March 8, 2019
Typically, a transfer pricing dispute is between the tax authority of a country, and an international company as a taxpayer. If the dispute results in additional tax assessment, the taxable income of another country will be affected, and with it the tax authority there.
Tempur Sealy International, the US-based supplier of mattresses and bedding products, has recently executed an agreement between the company, the U.S. Internal Revenue Service (IRS), and the Danish Authority (SKAT) with respect to income tax assessments from SKAT for the disputed tax years 2001 to 2011. The tax assessments related to the appropriate royalty rate to be paid to the Company’s Danish subsidiary (Dan-Foam ApS) for the right to utilize certain intangible assets related to original formulation and the tradename of the pressure-relieving TEMPUR® material owned by the Danish subsidiary.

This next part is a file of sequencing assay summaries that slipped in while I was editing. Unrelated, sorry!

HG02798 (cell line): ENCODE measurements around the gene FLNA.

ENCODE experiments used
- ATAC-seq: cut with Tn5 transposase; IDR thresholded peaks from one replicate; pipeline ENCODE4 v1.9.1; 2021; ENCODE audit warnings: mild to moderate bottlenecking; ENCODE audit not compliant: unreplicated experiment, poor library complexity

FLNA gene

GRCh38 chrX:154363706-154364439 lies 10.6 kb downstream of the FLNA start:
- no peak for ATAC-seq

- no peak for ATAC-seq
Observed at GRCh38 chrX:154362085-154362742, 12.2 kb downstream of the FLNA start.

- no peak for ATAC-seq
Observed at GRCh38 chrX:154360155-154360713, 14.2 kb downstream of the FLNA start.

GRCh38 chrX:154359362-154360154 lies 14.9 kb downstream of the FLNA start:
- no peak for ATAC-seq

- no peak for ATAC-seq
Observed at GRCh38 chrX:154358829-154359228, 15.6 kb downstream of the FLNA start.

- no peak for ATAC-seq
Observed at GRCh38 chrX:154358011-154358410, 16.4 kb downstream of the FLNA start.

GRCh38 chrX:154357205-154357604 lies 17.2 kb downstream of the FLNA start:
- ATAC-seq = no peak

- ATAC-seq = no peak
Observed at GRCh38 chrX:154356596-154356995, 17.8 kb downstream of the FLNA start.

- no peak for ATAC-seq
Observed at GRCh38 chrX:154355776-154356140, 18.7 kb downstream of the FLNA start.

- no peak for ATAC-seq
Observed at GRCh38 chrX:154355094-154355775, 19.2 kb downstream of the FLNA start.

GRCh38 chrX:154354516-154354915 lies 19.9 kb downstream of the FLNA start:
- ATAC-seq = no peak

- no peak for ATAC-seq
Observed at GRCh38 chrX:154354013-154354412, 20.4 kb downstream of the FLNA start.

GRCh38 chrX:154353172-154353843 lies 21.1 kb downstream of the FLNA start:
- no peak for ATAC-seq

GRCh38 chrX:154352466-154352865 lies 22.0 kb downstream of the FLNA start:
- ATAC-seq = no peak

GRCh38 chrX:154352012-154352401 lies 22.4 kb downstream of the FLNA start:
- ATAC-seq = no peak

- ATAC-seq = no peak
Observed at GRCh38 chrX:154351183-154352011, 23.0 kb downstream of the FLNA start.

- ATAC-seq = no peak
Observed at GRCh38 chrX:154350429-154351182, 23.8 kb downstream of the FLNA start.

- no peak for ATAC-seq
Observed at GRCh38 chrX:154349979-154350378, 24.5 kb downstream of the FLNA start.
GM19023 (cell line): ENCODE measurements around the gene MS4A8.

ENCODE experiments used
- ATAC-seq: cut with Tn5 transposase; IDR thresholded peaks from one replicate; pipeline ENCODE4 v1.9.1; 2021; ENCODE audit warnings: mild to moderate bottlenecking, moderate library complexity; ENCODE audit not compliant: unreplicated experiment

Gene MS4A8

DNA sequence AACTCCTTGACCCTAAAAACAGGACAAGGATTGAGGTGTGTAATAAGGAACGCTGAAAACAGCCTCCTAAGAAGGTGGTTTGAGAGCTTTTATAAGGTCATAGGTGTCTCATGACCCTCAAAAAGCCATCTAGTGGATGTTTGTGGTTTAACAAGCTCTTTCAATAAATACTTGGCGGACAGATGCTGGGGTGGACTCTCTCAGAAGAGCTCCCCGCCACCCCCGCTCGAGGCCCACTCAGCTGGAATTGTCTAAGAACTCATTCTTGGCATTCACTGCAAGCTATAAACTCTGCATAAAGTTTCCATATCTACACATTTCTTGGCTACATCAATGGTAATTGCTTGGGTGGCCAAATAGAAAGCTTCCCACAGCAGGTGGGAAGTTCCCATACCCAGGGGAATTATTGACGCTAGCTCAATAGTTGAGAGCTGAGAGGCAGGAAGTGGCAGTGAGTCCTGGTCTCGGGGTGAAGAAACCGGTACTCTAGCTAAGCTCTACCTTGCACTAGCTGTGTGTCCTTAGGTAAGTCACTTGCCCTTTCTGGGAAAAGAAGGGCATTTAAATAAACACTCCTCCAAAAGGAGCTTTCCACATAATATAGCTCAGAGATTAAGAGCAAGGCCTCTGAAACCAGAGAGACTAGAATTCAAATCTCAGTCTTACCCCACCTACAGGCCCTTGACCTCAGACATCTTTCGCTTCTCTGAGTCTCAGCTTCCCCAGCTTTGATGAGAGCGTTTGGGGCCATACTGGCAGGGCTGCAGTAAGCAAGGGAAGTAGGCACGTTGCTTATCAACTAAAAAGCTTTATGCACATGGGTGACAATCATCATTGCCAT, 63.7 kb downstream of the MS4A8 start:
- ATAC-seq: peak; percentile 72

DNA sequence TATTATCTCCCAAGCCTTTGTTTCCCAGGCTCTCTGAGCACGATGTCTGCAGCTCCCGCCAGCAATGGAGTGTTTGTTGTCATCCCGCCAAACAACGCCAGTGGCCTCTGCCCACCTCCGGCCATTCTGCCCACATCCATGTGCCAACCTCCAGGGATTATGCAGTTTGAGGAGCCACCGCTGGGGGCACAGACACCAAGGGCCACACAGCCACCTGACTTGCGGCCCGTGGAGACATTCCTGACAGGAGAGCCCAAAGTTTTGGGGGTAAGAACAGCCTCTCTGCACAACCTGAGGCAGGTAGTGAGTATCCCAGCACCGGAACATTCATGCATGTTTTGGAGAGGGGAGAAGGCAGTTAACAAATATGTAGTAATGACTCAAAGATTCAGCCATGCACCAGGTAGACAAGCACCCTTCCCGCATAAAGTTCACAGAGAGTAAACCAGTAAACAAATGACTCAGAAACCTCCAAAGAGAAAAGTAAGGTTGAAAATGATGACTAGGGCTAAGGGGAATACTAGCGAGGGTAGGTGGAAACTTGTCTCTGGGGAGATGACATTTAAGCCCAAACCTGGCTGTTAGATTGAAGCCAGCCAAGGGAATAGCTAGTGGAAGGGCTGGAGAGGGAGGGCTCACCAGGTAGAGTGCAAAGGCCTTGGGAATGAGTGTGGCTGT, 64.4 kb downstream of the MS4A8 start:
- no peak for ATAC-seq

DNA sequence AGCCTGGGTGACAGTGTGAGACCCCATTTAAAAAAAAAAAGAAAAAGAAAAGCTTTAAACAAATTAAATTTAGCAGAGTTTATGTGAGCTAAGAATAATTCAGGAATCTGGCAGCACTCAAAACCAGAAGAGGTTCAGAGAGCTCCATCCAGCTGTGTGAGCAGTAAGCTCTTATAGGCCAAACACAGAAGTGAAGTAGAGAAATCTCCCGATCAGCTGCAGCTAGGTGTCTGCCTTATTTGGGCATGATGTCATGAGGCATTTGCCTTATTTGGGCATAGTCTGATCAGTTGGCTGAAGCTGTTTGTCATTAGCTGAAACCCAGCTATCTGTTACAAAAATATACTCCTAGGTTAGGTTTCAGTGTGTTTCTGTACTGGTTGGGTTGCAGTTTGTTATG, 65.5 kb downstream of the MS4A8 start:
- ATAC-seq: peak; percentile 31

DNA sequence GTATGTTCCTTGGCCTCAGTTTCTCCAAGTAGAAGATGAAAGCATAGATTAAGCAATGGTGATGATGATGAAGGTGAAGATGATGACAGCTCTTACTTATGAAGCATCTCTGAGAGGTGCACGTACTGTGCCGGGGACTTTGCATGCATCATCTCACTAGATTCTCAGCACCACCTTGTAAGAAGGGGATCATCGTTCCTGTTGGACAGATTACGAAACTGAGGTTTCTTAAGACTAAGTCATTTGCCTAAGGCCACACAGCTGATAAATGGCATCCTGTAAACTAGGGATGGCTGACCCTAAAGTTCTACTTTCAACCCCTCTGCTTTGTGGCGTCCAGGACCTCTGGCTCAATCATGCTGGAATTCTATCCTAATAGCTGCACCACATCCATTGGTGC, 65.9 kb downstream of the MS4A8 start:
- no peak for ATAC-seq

SKAT had based its additional income tax assessments on a combined royalty rate of approximately 20%, while the resolution reached in the agreement provided for a significantly lower amount.
This case could serve as a model for tripartite settlement agreements in transfer pricing, including the two tax authorities involved. Typically, disputes on appropriate transfer pricing involve the tax authority that believes is disadvantaged or negatively impacted, but not the other authority which would be – if true – privileged.
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